European universities link together to form co-campuses
KU Leuven, Antwerp University and VUB are all part of winning bids to become European University networks
The EU's European Universities Initiative will create inter-university campuses, through which students, doctoral candidates, staff and researchers can move seamlessly. The institutions involved will pool their expertise and resources to deliver joint curricula or teaching modules, with an emphasis on flexibility.
Students should be able to personalise their education, choosing what, where and when to study. European Universities are also expected to contribute to the sustainable economic development of the regions where member institutions are located, with students working closely with companies, municipal authorities, academics and researchers to find solutions to local challenges.
KU Leuven is co-ordinating the successful Una Europa alliance, which also includes the universities of Bologna and Edinburgh, the Free University Berlin, the Jagiellonian University Krakow, Complutense University Madrid and the University Paris 1 Panthéon-Sorbonne.
“This intense co-operation between leading European universities creates unique opportunities to strengthen our plans regarding truly international, forward-looking education and digital educational technology,” said Luc Sels, KU Leuven’s rector. “Una Europa aims to promote innovative forms of distance learning, short-term mobility and lifelong learning, among other things.”
Collaboration has already begun in four thematic areas: European studies, sustainability, cultural heritage, and data science and artificial intelligence.
The Vrije Universiteit Brussel (VUB), meanwhile, will be part of the Eutopia alliance, which is co-ordinated by the University of Ljubljana. It also involves the University of Gothenburg, the Université Paris Seine, the Pompeu Fabra University Barcelona and the University of Warwick.
“Our shared aim is to create a common European learning and knowledge community that will transform our universities into living labs for education, research and innovation,” said Caroline Pauwels, VUB’s rector. “Through open science and open education, Eutopia will be a shared ‘multiversity’ with a strong multilingual, multidisciplinary and multicultural research and education agenda.”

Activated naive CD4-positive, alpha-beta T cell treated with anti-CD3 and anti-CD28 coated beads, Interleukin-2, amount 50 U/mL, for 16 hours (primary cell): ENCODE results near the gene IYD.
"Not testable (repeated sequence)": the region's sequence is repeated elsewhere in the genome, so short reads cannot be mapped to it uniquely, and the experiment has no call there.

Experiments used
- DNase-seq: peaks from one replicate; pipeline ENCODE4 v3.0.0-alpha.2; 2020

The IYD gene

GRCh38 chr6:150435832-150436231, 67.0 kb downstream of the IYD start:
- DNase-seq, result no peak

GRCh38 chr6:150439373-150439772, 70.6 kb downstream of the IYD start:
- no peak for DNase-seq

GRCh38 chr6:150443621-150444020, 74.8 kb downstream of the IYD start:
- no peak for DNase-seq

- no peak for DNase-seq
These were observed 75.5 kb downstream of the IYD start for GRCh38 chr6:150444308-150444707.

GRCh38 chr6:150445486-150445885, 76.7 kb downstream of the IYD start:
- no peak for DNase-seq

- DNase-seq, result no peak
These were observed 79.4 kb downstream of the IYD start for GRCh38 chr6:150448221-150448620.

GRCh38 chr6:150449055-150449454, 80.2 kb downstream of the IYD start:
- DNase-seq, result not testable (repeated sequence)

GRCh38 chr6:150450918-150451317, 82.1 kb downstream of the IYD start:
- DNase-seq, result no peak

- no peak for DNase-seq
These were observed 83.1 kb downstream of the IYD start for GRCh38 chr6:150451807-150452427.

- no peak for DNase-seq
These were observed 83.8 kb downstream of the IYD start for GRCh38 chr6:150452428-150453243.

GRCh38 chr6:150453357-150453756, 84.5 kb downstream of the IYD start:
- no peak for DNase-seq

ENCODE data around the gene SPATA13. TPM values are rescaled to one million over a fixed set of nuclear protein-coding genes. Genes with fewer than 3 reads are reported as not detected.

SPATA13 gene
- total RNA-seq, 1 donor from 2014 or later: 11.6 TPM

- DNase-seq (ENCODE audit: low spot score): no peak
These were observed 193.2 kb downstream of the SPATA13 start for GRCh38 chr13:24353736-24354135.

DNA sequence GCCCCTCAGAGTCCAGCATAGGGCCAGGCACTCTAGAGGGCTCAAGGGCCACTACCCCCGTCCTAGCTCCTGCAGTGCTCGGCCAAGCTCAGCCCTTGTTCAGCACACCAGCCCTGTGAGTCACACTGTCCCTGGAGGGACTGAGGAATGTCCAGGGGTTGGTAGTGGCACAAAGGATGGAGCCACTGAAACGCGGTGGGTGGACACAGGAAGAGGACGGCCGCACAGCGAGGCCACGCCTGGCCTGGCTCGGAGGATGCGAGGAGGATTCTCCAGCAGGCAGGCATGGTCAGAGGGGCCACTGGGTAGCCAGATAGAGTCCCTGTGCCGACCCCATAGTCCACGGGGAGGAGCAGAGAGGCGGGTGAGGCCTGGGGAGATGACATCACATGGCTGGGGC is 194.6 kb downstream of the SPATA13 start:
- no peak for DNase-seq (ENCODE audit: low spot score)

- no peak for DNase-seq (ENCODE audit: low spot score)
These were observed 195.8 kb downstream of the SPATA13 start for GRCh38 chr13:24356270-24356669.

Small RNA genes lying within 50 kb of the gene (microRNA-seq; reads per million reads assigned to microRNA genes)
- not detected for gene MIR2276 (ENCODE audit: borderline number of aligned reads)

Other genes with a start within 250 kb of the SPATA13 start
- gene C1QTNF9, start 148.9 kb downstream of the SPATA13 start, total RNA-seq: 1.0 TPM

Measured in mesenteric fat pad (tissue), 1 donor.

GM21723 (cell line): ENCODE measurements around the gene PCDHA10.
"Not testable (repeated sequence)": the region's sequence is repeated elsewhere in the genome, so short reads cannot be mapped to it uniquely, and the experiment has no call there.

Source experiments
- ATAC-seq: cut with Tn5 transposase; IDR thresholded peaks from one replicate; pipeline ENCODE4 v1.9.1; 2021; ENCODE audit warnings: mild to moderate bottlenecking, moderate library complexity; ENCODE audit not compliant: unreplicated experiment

Our network will offer truly European career paths to all members of society
One aspect of this collaboration is a scholarship scheme that will enable up to eight PhD candidates to be co-supervised by academics at VUB, the Université Paris Seine and Warwick. The first cohort will begin in October, in areas such as complexity science, reproductive medicine, and the arts, humanities and cultural heritage.
There will also be a joint master’s degree in international studies and integration, involving Warwick’s Department of Politics and International studies and VUB’s Institute for European Studies.
Antwerp University was successful as part of Young Universities for the Future of Europe. This is co-ordinated by Maastricht University, and includes Carlos III University of Madrid, and the universities of Bremen, Cyprus, Eastern Finland, Essex and Rome Tor Vergata.
“Our European University will provide students with the skills they need to be highly employable and will offer truly European career paths to all members of society,” said Herman Van Goethem, Antwerp’s rector.
All three alliances include British universities, which could be a problem if the UK leaves the EU without a deal this autumn. According to specialist news service ScienceBusiness, this will mean their forced withdrawal from the scheme.
Ghent University’s network bid was unsuccessful. It had teamed up with universities in Uppsala, Tartu, Groningen, and Göttingen, but did not make the final cut. A second round of the competition will take place this autumn.
Photo: Rob Stevens/KU Leuven